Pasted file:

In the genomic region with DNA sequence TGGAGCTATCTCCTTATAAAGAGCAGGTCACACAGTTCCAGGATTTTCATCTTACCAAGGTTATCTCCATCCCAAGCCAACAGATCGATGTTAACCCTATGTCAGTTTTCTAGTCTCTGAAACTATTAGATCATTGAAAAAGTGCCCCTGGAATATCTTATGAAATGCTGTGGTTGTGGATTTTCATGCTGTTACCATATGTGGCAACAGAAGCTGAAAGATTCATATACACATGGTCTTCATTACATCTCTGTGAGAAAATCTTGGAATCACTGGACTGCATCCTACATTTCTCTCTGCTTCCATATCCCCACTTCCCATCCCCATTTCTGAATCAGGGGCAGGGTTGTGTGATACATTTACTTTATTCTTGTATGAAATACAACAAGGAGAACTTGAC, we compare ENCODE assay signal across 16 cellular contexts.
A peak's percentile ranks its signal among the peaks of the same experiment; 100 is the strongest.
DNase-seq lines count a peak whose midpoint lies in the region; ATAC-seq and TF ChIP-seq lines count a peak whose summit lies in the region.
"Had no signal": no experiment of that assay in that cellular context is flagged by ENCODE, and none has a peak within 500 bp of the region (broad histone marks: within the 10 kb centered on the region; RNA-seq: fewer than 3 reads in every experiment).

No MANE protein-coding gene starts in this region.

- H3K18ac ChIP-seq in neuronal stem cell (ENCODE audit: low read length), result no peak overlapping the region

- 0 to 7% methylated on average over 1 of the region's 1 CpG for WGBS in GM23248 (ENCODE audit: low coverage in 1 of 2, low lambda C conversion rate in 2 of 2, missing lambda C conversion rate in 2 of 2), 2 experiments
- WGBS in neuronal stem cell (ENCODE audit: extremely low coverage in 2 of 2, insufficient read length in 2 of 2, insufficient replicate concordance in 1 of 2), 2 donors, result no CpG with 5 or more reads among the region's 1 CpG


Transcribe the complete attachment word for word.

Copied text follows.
In the genomic region with DNA sequence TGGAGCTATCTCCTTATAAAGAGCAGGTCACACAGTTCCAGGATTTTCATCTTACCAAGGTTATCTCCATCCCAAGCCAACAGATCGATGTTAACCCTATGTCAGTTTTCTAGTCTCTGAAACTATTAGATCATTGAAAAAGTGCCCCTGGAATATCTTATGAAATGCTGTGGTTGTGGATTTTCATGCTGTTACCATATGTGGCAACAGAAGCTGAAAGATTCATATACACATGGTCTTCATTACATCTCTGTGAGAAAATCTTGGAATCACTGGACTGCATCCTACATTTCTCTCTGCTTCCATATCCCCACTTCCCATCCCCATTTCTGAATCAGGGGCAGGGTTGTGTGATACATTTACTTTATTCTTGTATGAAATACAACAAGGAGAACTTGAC, we compare ENCODE assay signal across 16 cellular contexts.
A peak's percentile ranks its signal among the peaks of the same experiment; 100 is the strongest.
DNase-seq lines count a peak whose midpoint lies in the region; ATAC-seq and TF ChIP-seq lines count a peak whose summit lies in the region.
"Had no signal": no experiment of that assay in that cellular context is flagged by ENCODE, and none has a peak within 500 bp of the region (broad histone marks: within the 10 kb centered on the region; RNA-seq: fewer than 3 reads in every experiment).

No MANE protein-coding gene starts in this region.

- H3K18ac ChIP-seq in neuronal stem cell (ENCODE audit: low read length), result no peak overlapping the region

- 0 to 7% methylated on average over 1 of the region's 1 CpG for WGBS in GM23248 (ENCODE audit: low coverage in 1 of 2, low lambda C conversion rate in 2 of 2, missing lambda C conversion rate in 2 of 2), 2 experiments
- WGBS in neuronal stem cell (ENCODE audit: extremely low coverage in 2 of 2, insufficient read length in 2 of 2, insufficient replicate concordance in 1 of 2), 2 donors, result no CpG with 5 or more reads among the region's 1 CpG